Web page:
I trust our readers to have the critical thinking skills to level a massive eye roll at “he/she” language, and to do it without my prompting in the tags.
Someone asked us:
Hi, hi. I’m looking for comprehensive assault education and wondered if you had any pointers? We’re reassessing the assault education program at our university and it’s super heteronormative. any tips? thanks thanks thanks
There are a ton of great resources, and YOU are great for doing this work.
So in terms of background, we know that sexual assault/violence have long gone underreported, unnoticed, or invisible in queer communities because of a combination of stigma, oppression via homophobia and transphobia, and good old-fashioned ignorance.
Yup, it’s still true that some people function under the total myth that domestic violence and sexual assault always involve a male abuser and a female victim. Not only is this just outright wrong, that kind of belief can stop people from getting the care and support they need.
Simply enough, this may mean providing some basic training for staff and volunteers, and doing some updates to print materials. You’ll want to be sure information includes LGBTQ people; the simple act of spelling out the fact that “lesbian gay, bisexual, transgender, and queer people are sometimes victims of sexual assault and intimate partner violence” can really help queer people feel visible and encouraged to get the help they may need. It’s better to intentionally include LGBTQ language than to use vague language that by default includes everyone.
Providing basic training to staff about what it means to provide a welcoming environment for LGBTQ people includes some important steps:
- Avoid assumptions about the identity of the person seeking help; just ask. “What’s important for us to know about you and your assault in order give you the best care and support?” Open-ended questions like this can help a ton to increase a sense of inclusion and visibly for an all-too-often marginalized group of people.
- On any intake paperwork, be sure to include the option of sexual orientation and gender identity self-identification; this simple act can signal that yes, you know that LGBTQ people exist and may be seeking services and support.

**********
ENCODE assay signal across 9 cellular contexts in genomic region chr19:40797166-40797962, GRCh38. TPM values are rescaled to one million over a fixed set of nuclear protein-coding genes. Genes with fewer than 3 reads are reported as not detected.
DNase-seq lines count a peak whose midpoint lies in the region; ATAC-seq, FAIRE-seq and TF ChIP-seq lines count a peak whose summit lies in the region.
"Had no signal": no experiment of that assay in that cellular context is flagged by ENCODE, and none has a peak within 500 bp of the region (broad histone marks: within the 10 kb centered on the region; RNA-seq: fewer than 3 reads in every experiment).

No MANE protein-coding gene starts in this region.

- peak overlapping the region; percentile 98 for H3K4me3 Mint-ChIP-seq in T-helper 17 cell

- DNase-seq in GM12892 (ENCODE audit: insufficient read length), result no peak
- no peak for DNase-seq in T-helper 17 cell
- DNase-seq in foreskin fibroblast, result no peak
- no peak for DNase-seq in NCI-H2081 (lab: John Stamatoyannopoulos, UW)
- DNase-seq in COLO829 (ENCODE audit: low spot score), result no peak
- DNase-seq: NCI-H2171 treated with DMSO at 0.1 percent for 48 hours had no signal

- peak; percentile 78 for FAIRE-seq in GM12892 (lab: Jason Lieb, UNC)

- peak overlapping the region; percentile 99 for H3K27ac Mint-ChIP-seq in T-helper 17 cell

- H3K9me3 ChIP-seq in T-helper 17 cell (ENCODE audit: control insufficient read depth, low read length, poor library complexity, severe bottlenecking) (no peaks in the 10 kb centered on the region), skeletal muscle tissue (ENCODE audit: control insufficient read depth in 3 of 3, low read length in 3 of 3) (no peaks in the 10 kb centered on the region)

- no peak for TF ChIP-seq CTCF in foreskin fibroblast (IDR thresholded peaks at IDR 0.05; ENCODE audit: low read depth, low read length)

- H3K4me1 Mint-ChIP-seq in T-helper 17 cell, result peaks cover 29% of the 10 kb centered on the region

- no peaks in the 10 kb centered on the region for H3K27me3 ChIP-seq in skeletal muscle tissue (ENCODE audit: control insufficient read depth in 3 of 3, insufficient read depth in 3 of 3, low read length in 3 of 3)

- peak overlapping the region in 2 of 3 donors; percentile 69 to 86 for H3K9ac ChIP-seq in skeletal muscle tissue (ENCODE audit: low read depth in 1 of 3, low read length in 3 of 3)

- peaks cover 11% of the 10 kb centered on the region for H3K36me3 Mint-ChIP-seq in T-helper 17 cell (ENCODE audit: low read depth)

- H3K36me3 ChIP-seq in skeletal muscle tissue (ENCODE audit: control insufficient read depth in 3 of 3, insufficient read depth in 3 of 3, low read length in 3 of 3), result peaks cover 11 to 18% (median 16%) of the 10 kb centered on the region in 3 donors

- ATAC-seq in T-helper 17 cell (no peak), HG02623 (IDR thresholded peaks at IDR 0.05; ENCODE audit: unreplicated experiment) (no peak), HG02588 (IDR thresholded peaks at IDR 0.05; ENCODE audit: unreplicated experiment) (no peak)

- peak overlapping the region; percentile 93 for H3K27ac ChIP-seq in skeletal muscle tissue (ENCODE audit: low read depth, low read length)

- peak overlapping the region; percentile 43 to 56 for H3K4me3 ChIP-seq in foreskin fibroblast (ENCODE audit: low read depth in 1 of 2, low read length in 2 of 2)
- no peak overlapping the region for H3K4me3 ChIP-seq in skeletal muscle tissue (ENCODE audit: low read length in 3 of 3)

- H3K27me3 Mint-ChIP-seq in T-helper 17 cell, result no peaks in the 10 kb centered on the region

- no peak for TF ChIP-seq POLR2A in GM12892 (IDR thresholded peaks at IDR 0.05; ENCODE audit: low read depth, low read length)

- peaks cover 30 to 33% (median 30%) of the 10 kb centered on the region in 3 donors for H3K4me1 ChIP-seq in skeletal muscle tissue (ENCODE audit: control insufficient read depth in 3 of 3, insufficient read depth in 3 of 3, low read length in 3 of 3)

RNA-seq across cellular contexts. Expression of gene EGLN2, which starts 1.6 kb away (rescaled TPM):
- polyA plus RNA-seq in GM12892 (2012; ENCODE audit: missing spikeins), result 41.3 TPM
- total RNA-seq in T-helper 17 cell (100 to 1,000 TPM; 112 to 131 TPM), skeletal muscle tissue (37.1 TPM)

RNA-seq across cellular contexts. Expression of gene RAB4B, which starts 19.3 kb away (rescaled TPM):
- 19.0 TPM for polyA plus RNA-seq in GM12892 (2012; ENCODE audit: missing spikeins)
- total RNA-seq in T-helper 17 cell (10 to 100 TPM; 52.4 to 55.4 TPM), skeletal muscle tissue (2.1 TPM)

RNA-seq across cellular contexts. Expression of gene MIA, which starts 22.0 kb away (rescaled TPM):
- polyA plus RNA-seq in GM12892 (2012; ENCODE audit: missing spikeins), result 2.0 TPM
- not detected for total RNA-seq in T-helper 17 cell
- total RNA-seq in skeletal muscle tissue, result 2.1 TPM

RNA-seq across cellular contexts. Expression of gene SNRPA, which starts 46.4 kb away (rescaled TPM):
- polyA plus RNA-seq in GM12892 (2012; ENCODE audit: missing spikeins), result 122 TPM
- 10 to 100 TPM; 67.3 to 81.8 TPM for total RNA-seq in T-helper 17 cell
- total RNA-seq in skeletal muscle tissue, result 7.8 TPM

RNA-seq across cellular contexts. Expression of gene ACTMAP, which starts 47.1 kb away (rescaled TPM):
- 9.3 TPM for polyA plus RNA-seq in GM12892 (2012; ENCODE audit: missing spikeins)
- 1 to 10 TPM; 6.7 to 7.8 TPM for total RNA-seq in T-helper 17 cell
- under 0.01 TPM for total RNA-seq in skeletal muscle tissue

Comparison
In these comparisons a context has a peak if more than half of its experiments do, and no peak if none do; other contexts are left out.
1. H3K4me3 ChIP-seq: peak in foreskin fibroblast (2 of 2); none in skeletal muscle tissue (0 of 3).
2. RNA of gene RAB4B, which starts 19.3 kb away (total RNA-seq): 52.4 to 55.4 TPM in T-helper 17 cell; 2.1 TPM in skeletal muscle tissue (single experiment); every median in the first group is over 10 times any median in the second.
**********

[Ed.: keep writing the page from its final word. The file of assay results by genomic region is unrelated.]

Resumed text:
- Help staff and volunteers understand how potential clients might feel a little concerned as they ask for help because sadly, most have at least one pretty awful story about being treated badly by an uninformed care provider.
It’s also a good idea to try and partner with a local LGBTQ group at your school or in your community. So do a little looking to see who’s around and doing good work around LGBTQ issues, and see if you can work on things together!
The National Sexual Violence Resource Center has tons more info on making your assault programs inclusive to LGBTQ students. You can also check out the resources at your local Planned Parenthood. We have amazing community education departments with trained staff, and several of our affiliates have rape crisis and sexual assault programs as well.
And seriously, thank you. You’re doing great, important work in making sure your educating and resource-sharing includes people of various orientations, behaviors and identities, and that matters. It matters a lot. You rule.
- Calvin and Maureen at QueerTips
Hey, we wrote some more for Planned Parenthood Federation! Check it out.
Appears in: Saga
Commonly Interpreted as: Straight
But Really: Gwendolyn was previously engaged to Marko but they were torn apart by war and he entered a new relationship with Alana. In issue sixteen we learn that she had a previous sexual relationship with a woman named Velour before she was with Marko. So there you go, Gwen is bi or pan.
Thanks to highgayden for this submission!
Saga is so, so good.